Hundreds of elementary students will attend different schools next fall after the school board approved a campus rezoning effort.
About 600 students from Roark, Berry, Rankin, Blanton, Crow, Knox and Thornton elementaries will see a change in their classrooms as a part of the district’s effort to relieve overcrowding in east Arlington. The schools are 10 percent over capacity on average.
Blanton, Knox and Rankin will get additional classrooms and renovations to make room for the 200 extra students they’ll each receive. The estimated cost of the additions at three schools is $16.8 million, which will come from surplus 1999 and 2009 bond funds and the general fund.
School board President Bowie Hogg said the district continues to work on the overcrowding problem and will add an additional 900-capacity elementary on Workman Junior High property in 2015-16.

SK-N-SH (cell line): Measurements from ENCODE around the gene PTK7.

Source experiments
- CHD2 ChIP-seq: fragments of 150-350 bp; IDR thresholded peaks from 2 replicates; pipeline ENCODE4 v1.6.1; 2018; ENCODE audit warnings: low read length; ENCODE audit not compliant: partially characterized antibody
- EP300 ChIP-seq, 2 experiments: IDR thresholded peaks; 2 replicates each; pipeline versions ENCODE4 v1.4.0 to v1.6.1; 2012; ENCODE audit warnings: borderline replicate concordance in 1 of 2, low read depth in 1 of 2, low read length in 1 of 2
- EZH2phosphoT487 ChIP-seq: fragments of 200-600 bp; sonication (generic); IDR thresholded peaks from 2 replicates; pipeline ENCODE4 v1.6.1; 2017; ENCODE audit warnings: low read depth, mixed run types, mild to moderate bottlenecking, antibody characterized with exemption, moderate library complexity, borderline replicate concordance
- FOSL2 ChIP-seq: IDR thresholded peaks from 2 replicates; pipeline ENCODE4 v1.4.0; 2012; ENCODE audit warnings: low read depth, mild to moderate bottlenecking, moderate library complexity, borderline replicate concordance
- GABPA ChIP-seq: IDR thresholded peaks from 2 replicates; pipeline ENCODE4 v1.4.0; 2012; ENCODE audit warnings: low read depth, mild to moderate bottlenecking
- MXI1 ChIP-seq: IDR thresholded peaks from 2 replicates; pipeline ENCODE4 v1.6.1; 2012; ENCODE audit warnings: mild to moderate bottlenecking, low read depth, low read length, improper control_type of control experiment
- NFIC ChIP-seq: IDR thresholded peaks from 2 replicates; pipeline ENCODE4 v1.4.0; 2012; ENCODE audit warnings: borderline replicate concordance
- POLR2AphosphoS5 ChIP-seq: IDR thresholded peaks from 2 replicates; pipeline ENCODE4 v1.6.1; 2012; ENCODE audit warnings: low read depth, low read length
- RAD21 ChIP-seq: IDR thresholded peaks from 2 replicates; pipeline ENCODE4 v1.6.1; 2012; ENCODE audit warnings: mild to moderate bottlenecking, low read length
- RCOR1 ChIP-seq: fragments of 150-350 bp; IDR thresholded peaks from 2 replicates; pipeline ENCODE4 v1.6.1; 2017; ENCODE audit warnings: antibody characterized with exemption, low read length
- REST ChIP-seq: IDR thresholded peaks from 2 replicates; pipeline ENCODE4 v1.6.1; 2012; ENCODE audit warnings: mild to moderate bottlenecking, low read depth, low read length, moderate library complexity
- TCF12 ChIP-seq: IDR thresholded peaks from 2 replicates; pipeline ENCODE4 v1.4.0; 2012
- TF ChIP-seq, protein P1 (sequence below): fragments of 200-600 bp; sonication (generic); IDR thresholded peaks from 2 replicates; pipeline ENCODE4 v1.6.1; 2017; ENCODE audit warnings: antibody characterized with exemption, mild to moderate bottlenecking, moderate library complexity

“We know we still need to do some additional additions and minimize the amount of temporaries,” Hogg said. “...By all means this does not solve all the overcrowding in east Arlington. This is one piece of the puzzle.”
Community members ranked school boundary changes ranked fourth to new construction, creating flexible facilities and renovations and additions in a recent capital needs questionnaire the on the district’s website.
Assistant Superintendent Michael Hill started meeting with parents early October to talk about the changes that will send children who previously attended Berry, Crow, Thornton and Roark to Blanton, Knox or Rankin for the 2014-15 school year.
Students will be assigned to new schools based on ethnicity balance, educational needs, transportation costs, distance from their homes and other factors.
Students who will start the sixth grade next fall will have the option to stay at their current school. So will their siblings regardless of grade. Transfer students from the 2013-14 school year will also be allowed to stay at their current schools.
All seven elementaries will be closed to new transfers during the 2014-15 school year.
Hogg said they try to grandfather in students when possible, and that if parents do not want their children transferred they can simply go talk to current principals who will refer requests to the superintendent’s office.
This report includes material from the Star-Telegram archives.